Who would have thought that a mere two hundred lines of code provide so many capabilities! The chapter authors (Iosif Meyerov, Alexander Sysoyev, Nikita Astafiev, and Ilya Burylov) apply their optimization expertise for Intel Xeon and Intel Xeon Phi to calculate the fair prices of a set of European options.

They chose this the Black-Scholes calculation for the following reasons:

- European option pricing is traditionally used as a benchmark for checking of capabilities of new architectures.
- Black-Scholes option pricing is of great practical interest and is one of the basic tasks of financial markets analysis,.
- The code is succinct and readily understandable plus the Black-Scholes formula is described in almost any textbook on financial mathematics and does not require any special knowledge for its implementation.
- The simplicity of the code and algorithm creates an illusion of simplicity and gives the student a wonderful opportunity to experiment.

That said, it is difficult to imagine from the algorithm description what pitfalls and mysteries are contained in the implementation and what optimization techniques will be most appropriate. Through a step-by-step case study, the authors walk the student through the optimization. In their opinion, these same techniques can be used to optimizat other Xeon and Intel Xeon Phi software as well.

The chapter is organized as follows:

- A short description of a financial market model is given, the basic concepts are discussed to ensure an understanding of the key elements of the algorithm.
- The baseline implementation is described and the performance analyzed.
- Step‐by‐step optimizations are applied including the elimination of unnecessary type conversion, loop-‐invariant code hoisting, equivalent conversions replacing “heavy” mathematical functions by “lighter” ones, vectorization of calculations, parallelization, “warming up” of thread creation to avoid skewing the results with one time overhead, reduction of the accuracy of floating-‐point calculations, memory optimization (via the use of streaming stores).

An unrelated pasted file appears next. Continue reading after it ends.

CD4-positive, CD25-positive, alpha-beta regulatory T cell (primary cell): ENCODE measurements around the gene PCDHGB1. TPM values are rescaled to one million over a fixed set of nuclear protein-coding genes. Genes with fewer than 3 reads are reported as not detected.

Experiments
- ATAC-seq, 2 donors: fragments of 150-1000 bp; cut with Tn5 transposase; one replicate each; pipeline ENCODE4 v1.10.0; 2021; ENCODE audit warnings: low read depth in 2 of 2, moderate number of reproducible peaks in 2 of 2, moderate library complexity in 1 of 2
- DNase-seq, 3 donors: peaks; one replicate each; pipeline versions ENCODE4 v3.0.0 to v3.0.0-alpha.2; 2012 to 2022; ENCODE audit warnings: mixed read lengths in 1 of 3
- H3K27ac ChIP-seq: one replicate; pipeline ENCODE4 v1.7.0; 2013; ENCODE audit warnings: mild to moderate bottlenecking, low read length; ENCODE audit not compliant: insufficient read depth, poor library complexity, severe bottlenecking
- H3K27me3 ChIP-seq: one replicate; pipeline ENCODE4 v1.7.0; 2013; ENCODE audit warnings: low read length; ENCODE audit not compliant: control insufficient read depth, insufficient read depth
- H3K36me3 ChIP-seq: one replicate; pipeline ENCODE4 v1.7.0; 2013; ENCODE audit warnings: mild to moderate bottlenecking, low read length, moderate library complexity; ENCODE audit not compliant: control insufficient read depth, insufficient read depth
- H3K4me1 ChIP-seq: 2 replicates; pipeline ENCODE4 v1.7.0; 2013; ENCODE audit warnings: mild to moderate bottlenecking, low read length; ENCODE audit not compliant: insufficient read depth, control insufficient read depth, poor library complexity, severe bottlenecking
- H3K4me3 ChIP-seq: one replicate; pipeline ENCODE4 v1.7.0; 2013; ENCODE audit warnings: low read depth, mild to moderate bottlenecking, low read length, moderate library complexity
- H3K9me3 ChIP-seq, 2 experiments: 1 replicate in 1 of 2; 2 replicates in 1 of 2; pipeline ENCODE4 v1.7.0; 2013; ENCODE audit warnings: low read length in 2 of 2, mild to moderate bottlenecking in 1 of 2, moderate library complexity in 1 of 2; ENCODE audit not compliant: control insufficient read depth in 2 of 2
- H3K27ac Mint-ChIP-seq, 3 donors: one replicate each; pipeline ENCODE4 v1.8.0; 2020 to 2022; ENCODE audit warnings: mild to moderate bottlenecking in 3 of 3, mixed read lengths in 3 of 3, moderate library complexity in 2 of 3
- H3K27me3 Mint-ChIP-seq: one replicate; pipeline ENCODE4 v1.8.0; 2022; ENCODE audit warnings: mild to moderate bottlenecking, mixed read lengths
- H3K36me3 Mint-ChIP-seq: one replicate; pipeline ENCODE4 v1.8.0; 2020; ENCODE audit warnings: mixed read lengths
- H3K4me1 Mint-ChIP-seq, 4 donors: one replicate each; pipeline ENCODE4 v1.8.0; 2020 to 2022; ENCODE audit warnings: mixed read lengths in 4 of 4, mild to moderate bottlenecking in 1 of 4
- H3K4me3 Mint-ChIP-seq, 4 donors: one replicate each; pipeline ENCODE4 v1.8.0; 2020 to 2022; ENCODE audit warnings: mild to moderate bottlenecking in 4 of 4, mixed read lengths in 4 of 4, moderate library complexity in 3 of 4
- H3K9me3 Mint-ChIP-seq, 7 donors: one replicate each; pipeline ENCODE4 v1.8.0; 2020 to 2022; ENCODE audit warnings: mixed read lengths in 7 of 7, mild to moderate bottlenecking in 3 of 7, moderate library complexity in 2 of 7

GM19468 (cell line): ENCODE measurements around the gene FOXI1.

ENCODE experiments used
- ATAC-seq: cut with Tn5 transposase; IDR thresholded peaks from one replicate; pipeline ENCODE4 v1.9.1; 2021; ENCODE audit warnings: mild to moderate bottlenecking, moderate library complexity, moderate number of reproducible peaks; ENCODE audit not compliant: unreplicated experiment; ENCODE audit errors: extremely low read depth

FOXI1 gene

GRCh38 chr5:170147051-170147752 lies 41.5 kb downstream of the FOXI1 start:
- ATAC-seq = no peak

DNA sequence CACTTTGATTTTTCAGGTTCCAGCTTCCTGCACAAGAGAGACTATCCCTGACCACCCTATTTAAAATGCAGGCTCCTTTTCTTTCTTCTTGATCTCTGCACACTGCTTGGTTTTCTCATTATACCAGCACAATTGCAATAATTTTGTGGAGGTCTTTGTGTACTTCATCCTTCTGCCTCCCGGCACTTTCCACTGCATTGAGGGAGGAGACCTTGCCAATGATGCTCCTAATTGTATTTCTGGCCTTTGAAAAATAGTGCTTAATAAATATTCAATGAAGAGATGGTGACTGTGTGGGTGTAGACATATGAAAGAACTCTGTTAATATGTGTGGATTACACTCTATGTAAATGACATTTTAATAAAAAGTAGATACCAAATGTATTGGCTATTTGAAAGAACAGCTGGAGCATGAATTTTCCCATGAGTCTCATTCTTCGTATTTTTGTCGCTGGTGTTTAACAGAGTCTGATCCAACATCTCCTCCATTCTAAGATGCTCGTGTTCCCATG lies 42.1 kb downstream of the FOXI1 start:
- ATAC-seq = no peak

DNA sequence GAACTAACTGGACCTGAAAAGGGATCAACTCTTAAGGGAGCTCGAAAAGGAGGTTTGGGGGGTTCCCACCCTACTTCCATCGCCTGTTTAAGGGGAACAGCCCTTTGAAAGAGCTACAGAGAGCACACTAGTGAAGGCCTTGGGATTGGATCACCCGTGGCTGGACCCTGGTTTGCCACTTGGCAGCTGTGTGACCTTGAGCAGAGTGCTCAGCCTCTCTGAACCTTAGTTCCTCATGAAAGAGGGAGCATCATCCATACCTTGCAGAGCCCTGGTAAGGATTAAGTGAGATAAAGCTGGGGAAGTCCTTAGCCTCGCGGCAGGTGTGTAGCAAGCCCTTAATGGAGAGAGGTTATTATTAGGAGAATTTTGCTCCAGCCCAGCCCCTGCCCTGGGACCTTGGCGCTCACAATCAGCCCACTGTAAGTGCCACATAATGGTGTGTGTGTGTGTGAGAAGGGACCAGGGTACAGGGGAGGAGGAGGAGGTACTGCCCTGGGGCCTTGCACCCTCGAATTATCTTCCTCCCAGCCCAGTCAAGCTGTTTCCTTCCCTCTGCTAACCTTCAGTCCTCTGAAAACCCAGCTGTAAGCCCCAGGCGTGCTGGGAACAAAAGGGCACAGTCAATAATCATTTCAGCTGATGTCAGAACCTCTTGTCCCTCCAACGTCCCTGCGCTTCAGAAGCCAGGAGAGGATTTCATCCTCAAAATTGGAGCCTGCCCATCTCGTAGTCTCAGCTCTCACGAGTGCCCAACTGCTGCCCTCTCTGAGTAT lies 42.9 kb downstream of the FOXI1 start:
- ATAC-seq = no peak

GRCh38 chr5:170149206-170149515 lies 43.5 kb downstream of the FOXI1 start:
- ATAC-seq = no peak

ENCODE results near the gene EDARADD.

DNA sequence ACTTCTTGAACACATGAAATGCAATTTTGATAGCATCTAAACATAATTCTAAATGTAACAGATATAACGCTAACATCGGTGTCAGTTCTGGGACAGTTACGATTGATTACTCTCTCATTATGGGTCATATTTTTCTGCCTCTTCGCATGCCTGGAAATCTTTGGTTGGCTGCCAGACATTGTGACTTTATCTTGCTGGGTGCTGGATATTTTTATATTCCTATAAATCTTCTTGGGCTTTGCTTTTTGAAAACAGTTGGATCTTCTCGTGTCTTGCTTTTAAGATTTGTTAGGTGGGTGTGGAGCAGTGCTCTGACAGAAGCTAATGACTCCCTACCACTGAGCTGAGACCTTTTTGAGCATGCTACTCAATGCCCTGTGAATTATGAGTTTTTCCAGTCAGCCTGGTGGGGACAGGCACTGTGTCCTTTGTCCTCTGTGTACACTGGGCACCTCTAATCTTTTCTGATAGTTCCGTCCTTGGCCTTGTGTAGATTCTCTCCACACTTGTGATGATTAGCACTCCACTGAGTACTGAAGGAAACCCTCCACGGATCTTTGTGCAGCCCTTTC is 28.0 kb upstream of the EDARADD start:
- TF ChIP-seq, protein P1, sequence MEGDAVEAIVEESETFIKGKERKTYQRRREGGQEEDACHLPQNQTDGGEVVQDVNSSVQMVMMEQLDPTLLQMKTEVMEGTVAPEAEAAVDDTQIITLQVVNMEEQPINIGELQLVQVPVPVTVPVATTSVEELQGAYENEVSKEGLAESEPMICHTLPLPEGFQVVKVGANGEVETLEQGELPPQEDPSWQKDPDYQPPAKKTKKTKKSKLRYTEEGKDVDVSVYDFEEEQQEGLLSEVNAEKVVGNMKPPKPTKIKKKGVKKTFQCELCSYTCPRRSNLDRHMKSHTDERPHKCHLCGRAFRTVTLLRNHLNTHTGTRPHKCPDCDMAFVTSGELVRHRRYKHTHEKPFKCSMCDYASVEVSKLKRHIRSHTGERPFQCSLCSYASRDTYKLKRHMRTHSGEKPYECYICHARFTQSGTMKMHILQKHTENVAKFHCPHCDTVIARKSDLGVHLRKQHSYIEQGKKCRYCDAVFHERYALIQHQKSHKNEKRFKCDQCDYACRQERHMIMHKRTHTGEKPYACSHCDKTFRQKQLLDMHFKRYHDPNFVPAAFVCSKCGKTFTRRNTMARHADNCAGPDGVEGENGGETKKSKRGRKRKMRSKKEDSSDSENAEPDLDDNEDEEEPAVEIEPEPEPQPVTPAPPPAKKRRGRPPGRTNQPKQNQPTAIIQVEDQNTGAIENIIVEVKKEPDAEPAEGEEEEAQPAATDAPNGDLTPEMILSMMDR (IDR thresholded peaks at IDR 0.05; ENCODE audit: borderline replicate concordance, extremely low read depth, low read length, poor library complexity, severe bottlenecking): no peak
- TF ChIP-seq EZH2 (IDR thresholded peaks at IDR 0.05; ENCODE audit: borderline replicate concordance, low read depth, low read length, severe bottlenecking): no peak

- The optimization effects are shown for both the Xeon processor and Intel Xeon Phi coprocessor by starting with the most generic ones that help any parallel program and illustrate their effect showing the processor run times.
- Towards the end of the chapter the authors begin highlighting performance differences between the coprocessor and processor which reinforces the need to focus first on general parallelism and then on architecture-specific fine-tuning.

### Chapter Authors

*Dr. Iosif Meyerov is the vice-head of Software department at Lobachevsky State University of Nizhni Novgorod (UNN), principal investigator in several R&D projects. He received a Ph.D. degree in Technical Sciences from UNN (2005) and M.S. degree in Applied Mathematics from UNN (1999). His research interests include High performance computing, Scientific computing, Performance analysis and optimization, System programming, Applied mathematics.*

*Dr. Alexander Sysoyev is the associate professor of Software department at Lobachevsky State University of Nizhni Novgorod (UNN), principal investigator in several R&D projects. He received a Ph.D. degree in Technical Sciences from UNN (2012) and M.S. degree in Applied Mathematics from UNN (1999). His research interests include High performance computing, Global optimizization, Performance analysis and optimization, System programming, Applied mathematics. *

*Nikita Astafiev is a senior software engineer at Intel Corporation, Numerics team. He worked on highly optimized math functions for Intel software products since 2003. He received a MS degree in Mathematics from Moscow State University. Interested in automated floating-‐point error analysis and low-level optimizations.*

*Ilya Burylov is a senior software engineer at Intel Corporation, Numerics team. He works at Intel since 2006. He received MS degree in Applied Mathematics from Perm State Technical University (2005). His current focus is in optimization of computation intensive analytics algorithms and data manipulation steps for Big Data workflows within distributed systems. His work experience includes computation optimizations in statistical, financial and transcendental math functions algorithms.*

Click to see the overview article “Teaching The World About Intel Xeon Phi” that contains a list of TechEnablement links about why each chapter is considered a “Parallelism Pearl” plus information about James Reinders and Jim Jeffers, the editors of *High Performance Parallelism Pearls.*

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